Esther tells us that she and Bucket reach London around three in the morning. Esther still fears they’ve abandoned Lady Dedlock, but Bucket assures her he has reasons for coming back. As they travel through the winding London streets, Bucket occasionally stops and meets with others. Finally he says he’s tracked the woman down and that they need to walk for a bit. As they walk down Chancery Lane, they cross paths with Mr. Woodcourt, and he joins them. Woodcourt says he has been with Richard, who is not well.
They arrive at Mr. Snagsby’s and hear a girl sobbing. Bucket says it’s the Snagsbys’ servant, Guster, and that he needs information from her. He asks Woodcourt to try to calm her down so that Bucket can get a letter he needs. Mr. Snagsby lets them in and introduces them to Mrs. Snagsby. Woodcourt and Snagsby go to see Guster. Bucket chastises Mrs. Snagsby for being so jealous and suspicious. Woodcourt returns with the letter, and Bucket asks Esther whose writing it is. She says it’s Lady Dedlock’s. The letter says she went to the cottage and got help from Jenny, and that her only purpose is to die.
Esther asks Guster how she got the letter. Guster says she had been running errands when a woman stopped her, asking the way to the burial ground. Guster says it was the burial ground in which Krook’s lodger was buried. The lady gave Guster a letter and instructed her to send it.
They leave the Snagsbys’ house and rush to the burial ground. Esther is numb and confused. At the gate to the burial ground, she sees a woman on the ground, who she thinks is Jenny. She starts to run toward her, but Bucket stops her, telling her that he suspects Lady Dedlock and Jenny traded clothes and that Jenny walked only a short distance before turning around and going home. The purpose was to deceive. Esther doesn’t understand what all this means. She goes to the woman and sees that it is Lady Dedlock, dead.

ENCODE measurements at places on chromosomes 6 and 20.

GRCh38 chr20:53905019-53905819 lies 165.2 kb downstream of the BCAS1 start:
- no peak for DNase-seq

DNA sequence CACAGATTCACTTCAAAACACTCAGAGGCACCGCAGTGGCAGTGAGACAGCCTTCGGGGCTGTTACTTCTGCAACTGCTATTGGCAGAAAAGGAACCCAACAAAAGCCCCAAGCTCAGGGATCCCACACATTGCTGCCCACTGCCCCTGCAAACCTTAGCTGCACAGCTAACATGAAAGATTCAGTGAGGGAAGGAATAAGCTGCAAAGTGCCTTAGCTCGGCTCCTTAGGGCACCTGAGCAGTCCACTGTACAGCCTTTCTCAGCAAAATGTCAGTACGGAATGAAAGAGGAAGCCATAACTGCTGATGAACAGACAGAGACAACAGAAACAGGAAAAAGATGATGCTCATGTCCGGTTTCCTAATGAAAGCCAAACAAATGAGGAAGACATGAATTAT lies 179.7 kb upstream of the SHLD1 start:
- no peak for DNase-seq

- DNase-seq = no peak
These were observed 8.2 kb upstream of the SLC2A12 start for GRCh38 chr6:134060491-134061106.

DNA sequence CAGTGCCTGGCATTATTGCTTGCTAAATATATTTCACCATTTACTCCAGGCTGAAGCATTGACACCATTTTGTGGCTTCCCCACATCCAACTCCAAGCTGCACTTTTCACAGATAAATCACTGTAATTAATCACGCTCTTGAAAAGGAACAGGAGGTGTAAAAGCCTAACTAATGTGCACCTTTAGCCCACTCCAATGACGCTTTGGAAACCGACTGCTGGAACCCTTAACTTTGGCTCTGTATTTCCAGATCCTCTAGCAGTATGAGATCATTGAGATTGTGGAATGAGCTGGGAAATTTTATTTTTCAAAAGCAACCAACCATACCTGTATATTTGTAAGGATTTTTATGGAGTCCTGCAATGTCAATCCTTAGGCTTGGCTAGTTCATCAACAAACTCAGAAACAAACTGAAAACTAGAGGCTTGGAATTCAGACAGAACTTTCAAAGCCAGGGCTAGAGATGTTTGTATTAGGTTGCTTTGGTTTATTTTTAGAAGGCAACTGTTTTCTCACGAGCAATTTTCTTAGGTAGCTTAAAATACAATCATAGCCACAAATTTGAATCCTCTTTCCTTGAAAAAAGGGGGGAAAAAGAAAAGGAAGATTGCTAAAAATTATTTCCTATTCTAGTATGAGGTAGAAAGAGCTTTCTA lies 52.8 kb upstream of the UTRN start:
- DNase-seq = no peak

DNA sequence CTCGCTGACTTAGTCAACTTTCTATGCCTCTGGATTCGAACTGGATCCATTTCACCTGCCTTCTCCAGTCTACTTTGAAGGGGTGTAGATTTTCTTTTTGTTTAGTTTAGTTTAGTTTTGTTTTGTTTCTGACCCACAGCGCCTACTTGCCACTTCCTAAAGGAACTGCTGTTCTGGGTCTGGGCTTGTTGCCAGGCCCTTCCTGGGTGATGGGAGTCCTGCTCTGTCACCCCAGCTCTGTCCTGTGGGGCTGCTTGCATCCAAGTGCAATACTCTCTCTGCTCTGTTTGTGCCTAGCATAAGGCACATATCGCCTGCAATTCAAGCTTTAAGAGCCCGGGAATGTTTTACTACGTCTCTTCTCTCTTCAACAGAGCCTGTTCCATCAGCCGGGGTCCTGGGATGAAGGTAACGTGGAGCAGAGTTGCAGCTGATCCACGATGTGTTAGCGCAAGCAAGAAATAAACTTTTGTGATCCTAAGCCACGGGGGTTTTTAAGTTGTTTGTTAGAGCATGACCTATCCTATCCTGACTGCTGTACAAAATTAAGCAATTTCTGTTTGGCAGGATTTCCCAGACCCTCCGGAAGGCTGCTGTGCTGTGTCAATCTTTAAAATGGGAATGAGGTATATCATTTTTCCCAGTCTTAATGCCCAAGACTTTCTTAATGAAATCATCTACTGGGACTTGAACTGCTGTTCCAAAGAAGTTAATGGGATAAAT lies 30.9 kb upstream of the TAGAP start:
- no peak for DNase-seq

Esther says that she doesn’t want to discuss her sadness too much and that she will move on in her story. She says that she becomes briefly sick in London and that Mrs. Woodcourt stays with them for a while. Mr. Jarndyce suggests they stay in London so that Esther can be closer to Ada. Esther asks if he sees Woodcourt, and Mr. Jarndyce says he sees him every day. Mr. Jarndyce wants to stay in London so that he can get news of Richard more easily, since Richard won’t speak to him. Mr. Jarndyce asks Esther if she likes Mrs. Woodcourt, and Esther answers that she does. Mr. Jarndyce asks if she has any objections to Mrs. Woodcourt’s staying with them, and even though Esther says she doesn’t, she is unsettled without really knowing why. Mr. Jarndyce tells Esther that Mr. Woodcourt will probably not be leaving the country and may instead take up a position in Yorkshire.